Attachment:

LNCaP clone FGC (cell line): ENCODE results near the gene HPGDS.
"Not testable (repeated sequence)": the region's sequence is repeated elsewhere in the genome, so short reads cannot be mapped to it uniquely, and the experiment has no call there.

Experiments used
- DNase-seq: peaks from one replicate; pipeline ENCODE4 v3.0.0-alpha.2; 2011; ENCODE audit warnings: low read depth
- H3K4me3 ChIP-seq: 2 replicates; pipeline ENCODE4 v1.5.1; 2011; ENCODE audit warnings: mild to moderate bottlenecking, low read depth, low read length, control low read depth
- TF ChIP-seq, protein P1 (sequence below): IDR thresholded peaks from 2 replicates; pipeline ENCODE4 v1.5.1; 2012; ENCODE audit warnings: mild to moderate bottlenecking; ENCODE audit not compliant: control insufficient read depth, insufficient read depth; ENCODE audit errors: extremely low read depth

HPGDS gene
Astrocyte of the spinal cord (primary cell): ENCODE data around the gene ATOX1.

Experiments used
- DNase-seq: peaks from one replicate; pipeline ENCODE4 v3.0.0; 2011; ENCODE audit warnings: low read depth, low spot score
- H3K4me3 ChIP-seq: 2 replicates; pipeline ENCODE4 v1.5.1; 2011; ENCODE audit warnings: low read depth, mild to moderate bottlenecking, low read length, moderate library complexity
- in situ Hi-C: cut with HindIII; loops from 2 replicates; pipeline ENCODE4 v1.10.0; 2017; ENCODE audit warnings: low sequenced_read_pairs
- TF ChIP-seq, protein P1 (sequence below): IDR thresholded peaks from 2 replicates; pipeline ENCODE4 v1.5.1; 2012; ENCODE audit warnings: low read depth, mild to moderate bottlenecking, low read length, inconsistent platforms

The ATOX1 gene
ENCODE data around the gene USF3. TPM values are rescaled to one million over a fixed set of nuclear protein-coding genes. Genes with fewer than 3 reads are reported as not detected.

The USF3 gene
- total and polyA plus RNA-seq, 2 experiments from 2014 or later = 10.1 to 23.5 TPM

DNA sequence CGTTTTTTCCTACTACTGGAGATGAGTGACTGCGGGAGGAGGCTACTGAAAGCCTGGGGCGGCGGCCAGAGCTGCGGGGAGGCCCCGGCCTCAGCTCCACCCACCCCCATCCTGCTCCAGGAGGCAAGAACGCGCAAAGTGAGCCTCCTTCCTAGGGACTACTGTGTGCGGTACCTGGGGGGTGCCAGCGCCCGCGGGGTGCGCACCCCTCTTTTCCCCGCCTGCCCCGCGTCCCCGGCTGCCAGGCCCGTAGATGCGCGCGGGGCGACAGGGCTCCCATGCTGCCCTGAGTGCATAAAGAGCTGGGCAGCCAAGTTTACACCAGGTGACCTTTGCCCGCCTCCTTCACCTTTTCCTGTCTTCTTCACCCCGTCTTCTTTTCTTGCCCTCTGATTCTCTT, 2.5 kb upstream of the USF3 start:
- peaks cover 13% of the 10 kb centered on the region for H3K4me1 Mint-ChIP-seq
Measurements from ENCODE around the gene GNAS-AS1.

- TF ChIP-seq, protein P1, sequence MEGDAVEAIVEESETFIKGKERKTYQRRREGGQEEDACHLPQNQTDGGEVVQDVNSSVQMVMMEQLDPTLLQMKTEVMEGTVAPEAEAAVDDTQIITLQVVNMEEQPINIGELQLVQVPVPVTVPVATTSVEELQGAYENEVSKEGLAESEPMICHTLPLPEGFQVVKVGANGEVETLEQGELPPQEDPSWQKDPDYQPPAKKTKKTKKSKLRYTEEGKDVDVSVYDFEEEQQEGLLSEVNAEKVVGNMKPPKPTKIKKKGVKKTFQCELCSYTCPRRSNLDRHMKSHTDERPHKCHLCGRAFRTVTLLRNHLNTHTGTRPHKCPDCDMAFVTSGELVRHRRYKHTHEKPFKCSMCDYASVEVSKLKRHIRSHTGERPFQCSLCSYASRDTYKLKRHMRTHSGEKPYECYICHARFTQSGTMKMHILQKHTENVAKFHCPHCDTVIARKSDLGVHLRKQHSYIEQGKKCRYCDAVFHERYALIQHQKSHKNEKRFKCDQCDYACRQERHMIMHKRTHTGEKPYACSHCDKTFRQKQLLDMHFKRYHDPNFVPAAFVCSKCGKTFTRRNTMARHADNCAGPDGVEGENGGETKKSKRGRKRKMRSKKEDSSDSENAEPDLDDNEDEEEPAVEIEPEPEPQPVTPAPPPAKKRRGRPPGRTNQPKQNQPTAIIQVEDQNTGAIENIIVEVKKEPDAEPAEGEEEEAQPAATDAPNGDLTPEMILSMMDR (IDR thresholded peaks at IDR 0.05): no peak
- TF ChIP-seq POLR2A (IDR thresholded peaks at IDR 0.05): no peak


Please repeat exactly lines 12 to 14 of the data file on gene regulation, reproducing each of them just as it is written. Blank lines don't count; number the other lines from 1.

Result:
- in situ Hi-C: cut with HindIII; loops from 2 replicates; pipeline ENCODE4 v1.10.0; 2017; ENCODE audit warnings: low sequenced_read_pairs
- TF ChIP-seq, protein P1 (sequence below): IDR thresholded peaks from 2 replicates; pipeline ENCODE4 v1.5.1; 2012; ENCODE audit warnings: low read depth, mild to moderate bottlenecking, low read length, inconsistent platforms

The ATOX1 gene